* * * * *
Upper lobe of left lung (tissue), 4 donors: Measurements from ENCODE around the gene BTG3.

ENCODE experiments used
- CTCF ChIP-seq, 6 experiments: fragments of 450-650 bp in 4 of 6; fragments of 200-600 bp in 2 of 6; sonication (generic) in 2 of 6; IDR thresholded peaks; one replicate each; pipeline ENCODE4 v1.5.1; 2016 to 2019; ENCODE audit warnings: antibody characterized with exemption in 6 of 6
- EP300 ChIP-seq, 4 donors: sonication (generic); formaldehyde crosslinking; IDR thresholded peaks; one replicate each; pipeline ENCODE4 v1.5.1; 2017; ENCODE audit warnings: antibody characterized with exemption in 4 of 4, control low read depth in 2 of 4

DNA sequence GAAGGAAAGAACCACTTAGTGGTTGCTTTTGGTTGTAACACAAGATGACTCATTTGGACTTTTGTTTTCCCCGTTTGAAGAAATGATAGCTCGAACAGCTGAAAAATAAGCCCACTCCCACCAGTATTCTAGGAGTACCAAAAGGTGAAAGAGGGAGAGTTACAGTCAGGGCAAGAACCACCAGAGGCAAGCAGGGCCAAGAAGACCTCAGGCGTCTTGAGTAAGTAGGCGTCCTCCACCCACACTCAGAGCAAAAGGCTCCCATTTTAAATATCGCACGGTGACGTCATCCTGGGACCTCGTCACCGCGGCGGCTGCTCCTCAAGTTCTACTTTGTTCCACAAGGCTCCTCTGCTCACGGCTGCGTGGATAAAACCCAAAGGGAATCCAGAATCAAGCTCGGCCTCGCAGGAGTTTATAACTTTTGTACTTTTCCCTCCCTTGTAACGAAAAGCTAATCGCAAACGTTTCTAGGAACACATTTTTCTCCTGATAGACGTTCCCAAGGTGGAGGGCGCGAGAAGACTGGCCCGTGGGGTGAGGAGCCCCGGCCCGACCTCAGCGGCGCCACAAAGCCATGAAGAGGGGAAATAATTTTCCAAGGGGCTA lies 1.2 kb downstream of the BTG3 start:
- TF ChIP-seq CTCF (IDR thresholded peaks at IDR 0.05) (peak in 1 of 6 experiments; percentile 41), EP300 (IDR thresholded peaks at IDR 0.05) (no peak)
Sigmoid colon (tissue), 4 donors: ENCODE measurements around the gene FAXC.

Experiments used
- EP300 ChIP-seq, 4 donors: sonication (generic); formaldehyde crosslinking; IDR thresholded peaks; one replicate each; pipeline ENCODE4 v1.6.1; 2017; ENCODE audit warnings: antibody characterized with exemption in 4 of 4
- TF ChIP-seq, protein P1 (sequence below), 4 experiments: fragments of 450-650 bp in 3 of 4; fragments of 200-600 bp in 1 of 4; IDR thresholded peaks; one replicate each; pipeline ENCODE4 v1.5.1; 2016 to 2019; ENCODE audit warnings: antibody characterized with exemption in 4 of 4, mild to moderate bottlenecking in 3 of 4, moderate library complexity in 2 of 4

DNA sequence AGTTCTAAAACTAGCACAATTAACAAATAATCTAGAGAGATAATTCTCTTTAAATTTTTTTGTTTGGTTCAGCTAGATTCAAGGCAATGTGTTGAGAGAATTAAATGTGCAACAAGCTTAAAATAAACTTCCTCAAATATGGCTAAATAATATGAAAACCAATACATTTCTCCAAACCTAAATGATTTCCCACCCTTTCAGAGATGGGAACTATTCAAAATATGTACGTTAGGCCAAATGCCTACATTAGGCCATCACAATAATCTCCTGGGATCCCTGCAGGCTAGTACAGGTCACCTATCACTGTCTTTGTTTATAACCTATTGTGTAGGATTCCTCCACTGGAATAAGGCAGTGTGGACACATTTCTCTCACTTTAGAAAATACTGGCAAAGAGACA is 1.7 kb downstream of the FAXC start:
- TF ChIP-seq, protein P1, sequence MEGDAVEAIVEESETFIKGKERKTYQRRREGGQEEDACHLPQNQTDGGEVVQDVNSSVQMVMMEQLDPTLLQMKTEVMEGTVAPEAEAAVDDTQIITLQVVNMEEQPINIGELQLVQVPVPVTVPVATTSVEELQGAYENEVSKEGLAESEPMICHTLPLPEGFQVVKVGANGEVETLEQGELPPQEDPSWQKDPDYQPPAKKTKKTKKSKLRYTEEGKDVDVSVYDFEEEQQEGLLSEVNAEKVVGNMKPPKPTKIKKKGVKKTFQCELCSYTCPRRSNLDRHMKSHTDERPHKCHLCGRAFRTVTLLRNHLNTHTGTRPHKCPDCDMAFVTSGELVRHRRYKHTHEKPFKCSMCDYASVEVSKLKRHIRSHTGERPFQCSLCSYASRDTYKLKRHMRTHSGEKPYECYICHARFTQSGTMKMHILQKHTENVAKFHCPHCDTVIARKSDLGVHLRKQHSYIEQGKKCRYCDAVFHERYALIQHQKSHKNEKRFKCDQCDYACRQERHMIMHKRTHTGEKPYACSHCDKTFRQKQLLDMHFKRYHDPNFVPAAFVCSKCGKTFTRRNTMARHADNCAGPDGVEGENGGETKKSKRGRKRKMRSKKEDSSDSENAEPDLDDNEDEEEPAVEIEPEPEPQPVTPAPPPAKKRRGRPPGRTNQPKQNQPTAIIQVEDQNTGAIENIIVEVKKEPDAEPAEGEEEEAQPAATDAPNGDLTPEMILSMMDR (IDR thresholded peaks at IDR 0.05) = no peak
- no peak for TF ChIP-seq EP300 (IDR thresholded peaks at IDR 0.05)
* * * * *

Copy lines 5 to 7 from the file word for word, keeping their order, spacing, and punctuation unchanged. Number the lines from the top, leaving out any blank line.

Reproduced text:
DNA sequence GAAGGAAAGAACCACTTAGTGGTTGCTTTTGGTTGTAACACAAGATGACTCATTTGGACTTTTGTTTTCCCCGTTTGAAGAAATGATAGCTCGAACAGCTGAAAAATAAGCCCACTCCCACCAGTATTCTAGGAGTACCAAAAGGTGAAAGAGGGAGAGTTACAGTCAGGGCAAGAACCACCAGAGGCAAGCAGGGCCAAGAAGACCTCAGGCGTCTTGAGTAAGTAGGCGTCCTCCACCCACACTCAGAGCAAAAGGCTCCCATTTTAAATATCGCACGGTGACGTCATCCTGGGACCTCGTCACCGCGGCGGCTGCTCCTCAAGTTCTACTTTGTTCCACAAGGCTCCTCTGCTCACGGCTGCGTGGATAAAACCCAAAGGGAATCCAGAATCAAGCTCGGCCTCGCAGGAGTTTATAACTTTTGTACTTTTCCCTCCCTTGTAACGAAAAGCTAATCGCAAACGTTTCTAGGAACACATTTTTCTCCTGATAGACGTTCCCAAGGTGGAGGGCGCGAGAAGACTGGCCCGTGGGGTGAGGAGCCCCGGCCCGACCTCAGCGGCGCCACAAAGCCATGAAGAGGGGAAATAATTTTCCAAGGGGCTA lies 1.2 kb downstream of the BTG3 start:
- TF ChIP-seq CTCF (IDR thresholded peaks at IDR 0.05) (peak in 1 of 6 experiments; percentile 41), EP300 (IDR thresholded peaks at IDR 0.05) (no peak)
Sigmoid colon (tissue), 4 donors: ENCODE measurements around the gene FAXC.